28 July 2005

Coscarelli (1975-1978)

1975 - Jim the World's Greatest - I don't know the history behind this film; it's hard to say how much Coscarelli versus how much Craig Mitchell is in the direction. However, Coscarelli's warmth towards both childhood and brotherly love seems to have gotten started right here. With the possible exception of the drunken father, the characterization in this film was surprisingly deep. Because of this, Kelly's death had an appropriately weighty impact. The hopeful ending, though, isn't quite; instead, it comes off a bit strange. I just wish I had a better copy of this rare movie.

1976 - Kenny & Company - Pretty much every cool / stupid / embarrassing thing you ever did as a kid rolled into one movie. Despite being their age 10 years later in history, I still saw my own childhood reflected. It's easy to see why many folks have such fond memories of this movie and why Anchor Bay released such an obscure flick. Structurally, I can see some of the free-flowing narrative of Phantasm in here as well.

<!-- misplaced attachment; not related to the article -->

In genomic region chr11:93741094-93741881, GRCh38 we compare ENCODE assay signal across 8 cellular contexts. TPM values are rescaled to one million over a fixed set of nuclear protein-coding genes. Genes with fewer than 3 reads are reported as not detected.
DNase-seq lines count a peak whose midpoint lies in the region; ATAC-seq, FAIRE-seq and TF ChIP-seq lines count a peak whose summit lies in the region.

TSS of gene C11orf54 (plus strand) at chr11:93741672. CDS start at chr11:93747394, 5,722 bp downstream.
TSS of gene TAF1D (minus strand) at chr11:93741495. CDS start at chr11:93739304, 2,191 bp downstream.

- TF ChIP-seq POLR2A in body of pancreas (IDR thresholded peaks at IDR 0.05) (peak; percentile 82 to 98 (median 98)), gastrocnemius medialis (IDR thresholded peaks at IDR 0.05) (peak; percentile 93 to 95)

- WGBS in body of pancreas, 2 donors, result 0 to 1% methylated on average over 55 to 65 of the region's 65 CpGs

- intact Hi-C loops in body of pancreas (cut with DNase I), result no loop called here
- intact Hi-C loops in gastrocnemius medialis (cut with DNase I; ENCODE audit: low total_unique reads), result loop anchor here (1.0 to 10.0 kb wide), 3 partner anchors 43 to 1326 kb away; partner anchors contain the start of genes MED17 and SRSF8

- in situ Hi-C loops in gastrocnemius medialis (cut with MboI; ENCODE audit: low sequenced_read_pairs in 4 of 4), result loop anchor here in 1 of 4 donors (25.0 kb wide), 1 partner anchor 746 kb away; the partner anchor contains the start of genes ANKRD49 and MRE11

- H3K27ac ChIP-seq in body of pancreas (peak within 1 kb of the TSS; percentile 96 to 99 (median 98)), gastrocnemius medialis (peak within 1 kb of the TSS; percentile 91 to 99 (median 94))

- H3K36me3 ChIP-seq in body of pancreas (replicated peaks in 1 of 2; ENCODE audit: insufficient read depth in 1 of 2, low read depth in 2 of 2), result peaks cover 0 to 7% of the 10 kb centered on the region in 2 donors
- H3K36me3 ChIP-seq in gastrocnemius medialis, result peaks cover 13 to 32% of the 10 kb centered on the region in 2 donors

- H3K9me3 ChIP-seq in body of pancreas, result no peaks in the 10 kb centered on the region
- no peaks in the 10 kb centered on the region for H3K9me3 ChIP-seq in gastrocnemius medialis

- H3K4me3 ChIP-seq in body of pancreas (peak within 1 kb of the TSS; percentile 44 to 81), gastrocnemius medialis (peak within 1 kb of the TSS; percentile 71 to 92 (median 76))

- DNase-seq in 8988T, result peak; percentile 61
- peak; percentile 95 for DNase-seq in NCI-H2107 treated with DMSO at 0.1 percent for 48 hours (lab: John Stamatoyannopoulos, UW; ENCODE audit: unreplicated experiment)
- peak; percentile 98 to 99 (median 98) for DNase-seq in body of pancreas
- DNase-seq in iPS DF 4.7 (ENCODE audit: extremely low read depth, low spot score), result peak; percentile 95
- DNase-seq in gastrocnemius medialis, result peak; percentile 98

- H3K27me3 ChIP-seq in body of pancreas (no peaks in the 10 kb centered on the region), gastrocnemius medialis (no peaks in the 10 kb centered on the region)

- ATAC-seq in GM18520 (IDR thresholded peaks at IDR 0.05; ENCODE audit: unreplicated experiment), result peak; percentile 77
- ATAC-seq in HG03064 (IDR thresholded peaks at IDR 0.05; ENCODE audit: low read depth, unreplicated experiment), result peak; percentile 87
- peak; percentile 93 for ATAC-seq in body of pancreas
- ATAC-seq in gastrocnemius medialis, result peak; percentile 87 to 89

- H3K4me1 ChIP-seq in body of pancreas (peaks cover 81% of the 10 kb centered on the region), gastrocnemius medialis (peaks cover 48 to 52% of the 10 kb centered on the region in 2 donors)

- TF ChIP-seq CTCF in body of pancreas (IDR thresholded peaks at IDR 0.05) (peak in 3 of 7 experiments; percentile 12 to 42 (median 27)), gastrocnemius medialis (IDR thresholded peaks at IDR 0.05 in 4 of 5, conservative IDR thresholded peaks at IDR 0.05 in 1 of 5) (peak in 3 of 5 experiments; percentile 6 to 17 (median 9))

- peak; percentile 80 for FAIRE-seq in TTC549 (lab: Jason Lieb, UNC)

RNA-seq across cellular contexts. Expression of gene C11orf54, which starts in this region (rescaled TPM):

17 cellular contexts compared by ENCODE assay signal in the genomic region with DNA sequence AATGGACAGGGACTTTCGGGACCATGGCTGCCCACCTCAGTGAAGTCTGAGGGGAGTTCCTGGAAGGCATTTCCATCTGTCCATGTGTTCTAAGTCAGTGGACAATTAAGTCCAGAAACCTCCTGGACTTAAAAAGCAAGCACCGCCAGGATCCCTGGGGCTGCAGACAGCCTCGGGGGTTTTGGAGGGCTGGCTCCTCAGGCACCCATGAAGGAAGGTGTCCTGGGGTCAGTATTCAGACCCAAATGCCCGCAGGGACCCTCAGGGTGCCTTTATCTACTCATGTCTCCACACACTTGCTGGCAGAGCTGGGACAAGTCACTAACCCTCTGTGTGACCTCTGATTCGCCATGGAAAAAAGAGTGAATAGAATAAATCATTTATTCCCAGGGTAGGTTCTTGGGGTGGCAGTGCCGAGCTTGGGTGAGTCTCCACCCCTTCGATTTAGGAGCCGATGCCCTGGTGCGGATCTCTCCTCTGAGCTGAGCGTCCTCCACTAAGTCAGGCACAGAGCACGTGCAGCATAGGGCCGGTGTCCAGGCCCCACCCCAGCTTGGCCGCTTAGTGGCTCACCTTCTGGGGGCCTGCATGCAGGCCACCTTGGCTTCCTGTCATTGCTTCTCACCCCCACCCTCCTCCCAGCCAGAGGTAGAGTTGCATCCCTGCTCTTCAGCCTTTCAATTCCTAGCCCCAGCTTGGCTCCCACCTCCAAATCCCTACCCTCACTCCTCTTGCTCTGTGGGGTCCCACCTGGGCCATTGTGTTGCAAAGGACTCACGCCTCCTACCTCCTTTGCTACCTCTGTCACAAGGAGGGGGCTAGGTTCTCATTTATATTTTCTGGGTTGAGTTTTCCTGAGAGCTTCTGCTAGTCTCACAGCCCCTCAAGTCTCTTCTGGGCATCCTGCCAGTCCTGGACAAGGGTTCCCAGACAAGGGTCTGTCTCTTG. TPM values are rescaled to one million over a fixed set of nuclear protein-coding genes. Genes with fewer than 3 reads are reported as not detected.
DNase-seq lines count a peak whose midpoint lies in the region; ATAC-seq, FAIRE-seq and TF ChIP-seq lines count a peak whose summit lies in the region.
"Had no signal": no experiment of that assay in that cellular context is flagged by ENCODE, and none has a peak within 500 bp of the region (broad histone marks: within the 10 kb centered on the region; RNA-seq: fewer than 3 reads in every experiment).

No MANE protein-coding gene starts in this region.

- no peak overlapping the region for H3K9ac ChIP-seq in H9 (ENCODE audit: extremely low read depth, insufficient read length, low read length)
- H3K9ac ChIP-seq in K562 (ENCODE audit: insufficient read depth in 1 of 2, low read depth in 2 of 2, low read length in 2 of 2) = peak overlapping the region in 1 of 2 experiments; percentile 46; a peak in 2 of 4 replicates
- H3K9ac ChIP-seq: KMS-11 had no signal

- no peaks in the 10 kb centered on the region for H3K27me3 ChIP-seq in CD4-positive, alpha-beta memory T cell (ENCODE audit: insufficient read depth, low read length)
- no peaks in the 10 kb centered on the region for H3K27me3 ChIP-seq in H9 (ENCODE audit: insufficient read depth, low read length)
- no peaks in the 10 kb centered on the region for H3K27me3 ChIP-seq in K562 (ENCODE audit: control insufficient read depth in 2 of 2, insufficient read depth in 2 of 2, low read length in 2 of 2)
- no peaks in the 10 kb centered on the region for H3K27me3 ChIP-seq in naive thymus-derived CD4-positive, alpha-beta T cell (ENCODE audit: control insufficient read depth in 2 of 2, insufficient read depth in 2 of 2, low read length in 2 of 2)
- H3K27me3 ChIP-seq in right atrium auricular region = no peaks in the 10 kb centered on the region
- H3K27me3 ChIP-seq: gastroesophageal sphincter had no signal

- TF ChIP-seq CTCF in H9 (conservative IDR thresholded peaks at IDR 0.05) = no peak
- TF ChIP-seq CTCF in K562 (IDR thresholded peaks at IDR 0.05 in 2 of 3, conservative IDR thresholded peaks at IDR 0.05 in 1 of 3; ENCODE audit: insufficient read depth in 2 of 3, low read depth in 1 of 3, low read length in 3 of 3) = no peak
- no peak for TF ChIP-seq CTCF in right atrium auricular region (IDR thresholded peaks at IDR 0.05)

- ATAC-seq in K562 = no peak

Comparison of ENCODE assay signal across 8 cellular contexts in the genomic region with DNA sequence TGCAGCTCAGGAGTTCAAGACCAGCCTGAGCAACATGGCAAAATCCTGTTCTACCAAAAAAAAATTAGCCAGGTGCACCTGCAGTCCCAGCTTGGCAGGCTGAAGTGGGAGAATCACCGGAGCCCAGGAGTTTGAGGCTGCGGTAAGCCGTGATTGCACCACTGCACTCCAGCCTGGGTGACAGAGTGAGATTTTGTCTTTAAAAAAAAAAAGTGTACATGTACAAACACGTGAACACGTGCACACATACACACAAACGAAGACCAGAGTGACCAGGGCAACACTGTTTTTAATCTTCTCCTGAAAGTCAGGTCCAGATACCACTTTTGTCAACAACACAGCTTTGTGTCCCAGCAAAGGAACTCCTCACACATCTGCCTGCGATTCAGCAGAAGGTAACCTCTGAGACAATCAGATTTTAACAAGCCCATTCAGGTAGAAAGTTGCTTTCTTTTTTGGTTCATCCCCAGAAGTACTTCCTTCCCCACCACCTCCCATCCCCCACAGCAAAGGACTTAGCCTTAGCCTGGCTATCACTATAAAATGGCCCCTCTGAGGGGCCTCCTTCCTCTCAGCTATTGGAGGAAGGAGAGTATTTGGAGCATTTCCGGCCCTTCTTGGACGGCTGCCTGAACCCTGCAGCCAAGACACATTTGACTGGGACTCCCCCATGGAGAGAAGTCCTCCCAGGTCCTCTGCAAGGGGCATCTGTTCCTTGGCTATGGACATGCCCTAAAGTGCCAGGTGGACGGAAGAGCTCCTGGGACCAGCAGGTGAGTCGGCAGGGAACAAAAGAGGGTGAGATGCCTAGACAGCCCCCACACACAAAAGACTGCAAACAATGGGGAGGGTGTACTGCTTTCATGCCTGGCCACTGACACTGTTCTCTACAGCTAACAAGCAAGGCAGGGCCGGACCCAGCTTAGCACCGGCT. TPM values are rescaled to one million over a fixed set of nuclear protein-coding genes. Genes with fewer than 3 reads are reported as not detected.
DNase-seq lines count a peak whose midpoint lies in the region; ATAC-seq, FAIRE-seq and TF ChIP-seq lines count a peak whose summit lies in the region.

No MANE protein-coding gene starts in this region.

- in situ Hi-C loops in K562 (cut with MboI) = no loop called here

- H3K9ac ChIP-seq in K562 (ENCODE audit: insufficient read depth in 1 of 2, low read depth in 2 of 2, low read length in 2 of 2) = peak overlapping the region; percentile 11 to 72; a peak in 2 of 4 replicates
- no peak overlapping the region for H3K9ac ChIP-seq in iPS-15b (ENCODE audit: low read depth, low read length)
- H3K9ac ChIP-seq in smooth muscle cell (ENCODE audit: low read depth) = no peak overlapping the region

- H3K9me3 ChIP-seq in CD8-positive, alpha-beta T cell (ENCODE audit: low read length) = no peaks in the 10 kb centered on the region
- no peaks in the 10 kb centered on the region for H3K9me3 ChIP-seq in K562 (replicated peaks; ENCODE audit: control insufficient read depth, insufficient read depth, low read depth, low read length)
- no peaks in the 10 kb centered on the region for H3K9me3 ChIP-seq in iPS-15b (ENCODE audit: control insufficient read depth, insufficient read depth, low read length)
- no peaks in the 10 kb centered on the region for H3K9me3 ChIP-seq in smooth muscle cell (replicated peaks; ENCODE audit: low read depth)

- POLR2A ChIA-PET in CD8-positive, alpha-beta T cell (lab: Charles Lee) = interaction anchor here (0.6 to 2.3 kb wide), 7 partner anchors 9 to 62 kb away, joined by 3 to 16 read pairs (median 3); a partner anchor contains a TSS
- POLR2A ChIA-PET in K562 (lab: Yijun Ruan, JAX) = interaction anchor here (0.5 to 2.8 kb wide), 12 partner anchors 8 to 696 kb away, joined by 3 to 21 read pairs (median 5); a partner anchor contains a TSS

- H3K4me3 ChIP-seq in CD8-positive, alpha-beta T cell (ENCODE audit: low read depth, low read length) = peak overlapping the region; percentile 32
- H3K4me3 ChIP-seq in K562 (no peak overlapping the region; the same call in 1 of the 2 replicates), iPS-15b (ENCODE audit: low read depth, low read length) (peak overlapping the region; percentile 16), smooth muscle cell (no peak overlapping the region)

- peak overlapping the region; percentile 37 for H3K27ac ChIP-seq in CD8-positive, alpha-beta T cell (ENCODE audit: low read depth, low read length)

1978 - Phantasm - A gem of a horror movie. From the sentinels to the blind psychic to the Lady in Lavender to the gate to the yellow-goop-for-blood to the Hemi to the Tall Man to the ice cream man to the hammer & bullet trick to the surreal construction, everything about this film is special. Phantasm, outside of David Lynch, is the closed film I've seen to a nightmare. And, indeed, it is - or may be - just Mike's nightmare. Like all good films, this is open for interpretation. This is also the final chapter in Coscarelli's exploration of childhood (at least, I suppose, until P3).

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Coscarelli (opening thoughts)

Chronocinethon? Made up word. It means I watch all of someone's films in chronological order. It allows me to marvel at their growth over the years... or lack thereof.

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